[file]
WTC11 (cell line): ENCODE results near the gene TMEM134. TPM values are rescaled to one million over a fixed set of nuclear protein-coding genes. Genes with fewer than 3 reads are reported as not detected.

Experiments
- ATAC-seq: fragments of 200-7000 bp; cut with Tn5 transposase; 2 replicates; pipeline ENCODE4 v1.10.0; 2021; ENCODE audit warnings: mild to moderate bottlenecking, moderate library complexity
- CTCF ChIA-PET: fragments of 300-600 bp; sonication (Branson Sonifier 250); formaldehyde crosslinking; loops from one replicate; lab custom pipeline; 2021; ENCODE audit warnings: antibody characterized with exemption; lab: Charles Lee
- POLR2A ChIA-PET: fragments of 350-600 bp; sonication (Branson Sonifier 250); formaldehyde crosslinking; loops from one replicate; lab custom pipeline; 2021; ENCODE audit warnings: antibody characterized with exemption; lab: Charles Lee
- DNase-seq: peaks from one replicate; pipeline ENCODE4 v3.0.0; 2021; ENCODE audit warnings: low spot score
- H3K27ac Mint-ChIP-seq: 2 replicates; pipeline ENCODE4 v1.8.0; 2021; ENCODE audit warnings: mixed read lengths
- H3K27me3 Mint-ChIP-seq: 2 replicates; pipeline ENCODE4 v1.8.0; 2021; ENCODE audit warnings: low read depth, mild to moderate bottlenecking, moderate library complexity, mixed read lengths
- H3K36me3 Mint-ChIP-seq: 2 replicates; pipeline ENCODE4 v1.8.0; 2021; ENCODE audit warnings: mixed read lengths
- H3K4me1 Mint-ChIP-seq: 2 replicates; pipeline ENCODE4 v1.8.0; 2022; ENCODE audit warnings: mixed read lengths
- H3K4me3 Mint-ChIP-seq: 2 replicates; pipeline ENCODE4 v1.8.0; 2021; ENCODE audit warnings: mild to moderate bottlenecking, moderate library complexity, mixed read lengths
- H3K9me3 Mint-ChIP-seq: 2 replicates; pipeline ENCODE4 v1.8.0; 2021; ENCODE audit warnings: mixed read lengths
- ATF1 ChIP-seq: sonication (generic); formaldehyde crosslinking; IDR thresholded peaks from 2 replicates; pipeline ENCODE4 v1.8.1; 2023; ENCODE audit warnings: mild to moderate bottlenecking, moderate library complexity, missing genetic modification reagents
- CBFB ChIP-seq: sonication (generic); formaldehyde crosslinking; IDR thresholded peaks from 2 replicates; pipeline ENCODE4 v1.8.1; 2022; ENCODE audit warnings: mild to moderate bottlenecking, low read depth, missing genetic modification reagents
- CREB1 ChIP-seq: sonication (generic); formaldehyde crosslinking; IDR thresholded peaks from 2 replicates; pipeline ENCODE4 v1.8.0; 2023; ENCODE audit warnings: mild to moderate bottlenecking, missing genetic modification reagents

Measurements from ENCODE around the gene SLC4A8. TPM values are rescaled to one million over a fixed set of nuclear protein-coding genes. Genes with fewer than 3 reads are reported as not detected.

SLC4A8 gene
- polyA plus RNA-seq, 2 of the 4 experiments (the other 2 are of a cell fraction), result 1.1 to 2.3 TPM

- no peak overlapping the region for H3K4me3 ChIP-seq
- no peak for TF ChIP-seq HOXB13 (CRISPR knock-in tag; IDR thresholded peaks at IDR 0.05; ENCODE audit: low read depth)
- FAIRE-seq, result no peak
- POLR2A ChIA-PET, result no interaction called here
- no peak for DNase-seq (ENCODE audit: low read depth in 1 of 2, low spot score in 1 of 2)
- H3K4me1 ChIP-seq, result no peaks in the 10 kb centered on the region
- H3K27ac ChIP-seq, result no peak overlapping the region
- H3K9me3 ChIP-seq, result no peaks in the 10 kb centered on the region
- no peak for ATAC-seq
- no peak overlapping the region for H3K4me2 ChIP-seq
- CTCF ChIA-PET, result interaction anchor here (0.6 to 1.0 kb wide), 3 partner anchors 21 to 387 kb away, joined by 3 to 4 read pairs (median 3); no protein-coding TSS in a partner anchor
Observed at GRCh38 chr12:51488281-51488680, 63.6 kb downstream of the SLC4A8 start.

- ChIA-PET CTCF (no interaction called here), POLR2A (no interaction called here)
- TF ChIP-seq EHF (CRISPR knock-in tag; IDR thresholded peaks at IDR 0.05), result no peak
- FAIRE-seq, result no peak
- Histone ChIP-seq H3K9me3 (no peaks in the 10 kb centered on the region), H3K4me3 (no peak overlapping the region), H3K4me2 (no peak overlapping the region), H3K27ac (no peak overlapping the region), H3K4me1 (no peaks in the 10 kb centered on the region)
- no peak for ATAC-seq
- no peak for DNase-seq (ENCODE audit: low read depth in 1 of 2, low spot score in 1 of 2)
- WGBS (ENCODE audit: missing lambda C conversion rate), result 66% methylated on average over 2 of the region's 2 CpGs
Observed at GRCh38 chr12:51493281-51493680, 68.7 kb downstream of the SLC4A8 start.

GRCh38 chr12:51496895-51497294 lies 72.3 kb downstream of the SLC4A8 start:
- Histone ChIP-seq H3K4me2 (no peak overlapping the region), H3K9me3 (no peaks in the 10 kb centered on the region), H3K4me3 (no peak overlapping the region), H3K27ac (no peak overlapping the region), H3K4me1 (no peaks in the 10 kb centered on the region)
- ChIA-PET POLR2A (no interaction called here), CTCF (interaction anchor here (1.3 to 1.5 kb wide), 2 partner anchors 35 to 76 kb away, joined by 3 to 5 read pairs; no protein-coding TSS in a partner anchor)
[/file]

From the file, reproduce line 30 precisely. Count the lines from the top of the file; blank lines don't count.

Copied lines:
Observed at GRCh38 chr12:51488281-51488680, 63.6 kb downstream of the SLC4A8 start.